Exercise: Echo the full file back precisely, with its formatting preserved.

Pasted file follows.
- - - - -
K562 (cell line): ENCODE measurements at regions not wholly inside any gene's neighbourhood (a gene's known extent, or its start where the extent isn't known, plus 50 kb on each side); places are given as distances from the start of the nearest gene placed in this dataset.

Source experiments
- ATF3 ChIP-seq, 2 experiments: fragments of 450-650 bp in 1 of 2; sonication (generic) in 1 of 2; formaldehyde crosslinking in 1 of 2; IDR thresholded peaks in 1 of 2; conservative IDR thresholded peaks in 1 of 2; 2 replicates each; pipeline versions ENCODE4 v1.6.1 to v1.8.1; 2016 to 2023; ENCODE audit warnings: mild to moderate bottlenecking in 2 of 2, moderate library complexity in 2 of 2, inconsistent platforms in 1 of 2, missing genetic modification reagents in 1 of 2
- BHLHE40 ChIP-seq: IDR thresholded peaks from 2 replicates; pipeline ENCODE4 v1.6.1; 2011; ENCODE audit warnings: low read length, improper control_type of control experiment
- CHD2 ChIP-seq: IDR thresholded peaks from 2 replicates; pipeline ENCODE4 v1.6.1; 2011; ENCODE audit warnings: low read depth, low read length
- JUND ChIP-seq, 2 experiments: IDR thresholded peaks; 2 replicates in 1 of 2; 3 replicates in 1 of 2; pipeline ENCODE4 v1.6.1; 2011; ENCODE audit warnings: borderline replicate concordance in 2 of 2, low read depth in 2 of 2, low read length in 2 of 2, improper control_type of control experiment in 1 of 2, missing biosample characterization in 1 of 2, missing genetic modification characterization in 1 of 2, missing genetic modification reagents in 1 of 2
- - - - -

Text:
K562 (cell line): ENCODE measurements at regions not wholly inside any gene's neighbourhood (a gene's known extent, or its start where the extent isn't known, plus 50 kb on each side); places are given as distances from the start of the nearest gene placed in this dataset.

Source experiments
- ATF3 ChIP-seq, 2 experiments: fragments of 450-650 bp in 1 of 2; sonication (generic) in 1 of 2; formaldehyde crosslinking in 1 of 2; IDR thresholded peaks in 1 of 2; conservative IDR thresholded peaks in 1 of 2; 2 replicates each; pipeline versions ENCODE4 v1.6.1 to v1.8.1; 2016 to 2023; ENCODE audit warnings: mild to moderate bottlenecking in 2 of 2, moderate library complexity in 2 of 2, inconsistent platforms in 1 of 2, missing genetic modification reagents in 1 of 2
- BHLHE40 ChIP-seq: IDR thresholded peaks from 2 replicates; pipeline ENCODE4 v1.6.1; 2011; ENCODE audit warnings: low read length, improper control_type of control experiment
- CHD2 ChIP-seq: IDR thresholded peaks from 2 replicates; pipeline ENCODE4 v1.6.1; 2011; ENCODE audit warnings: low read depth, low read length
- JUND ChIP-seq, 2 experiments: IDR thresholded peaks; 2 replicates in 1 of 2; 3 replicates in 1 of 2; pipeline ENCODE4 v1.6.1; 2011; ENCODE audit warnings: borderline replicate concordance in 2 of 2, low read depth in 2 of 2, low read length in 2 of 2, improper control_type of control experiment in 1 of 2, missing biosample characterization in 1 of 2, missing genetic modification characterization in 1 of 2, missing genetic modification reagents in 1 of 2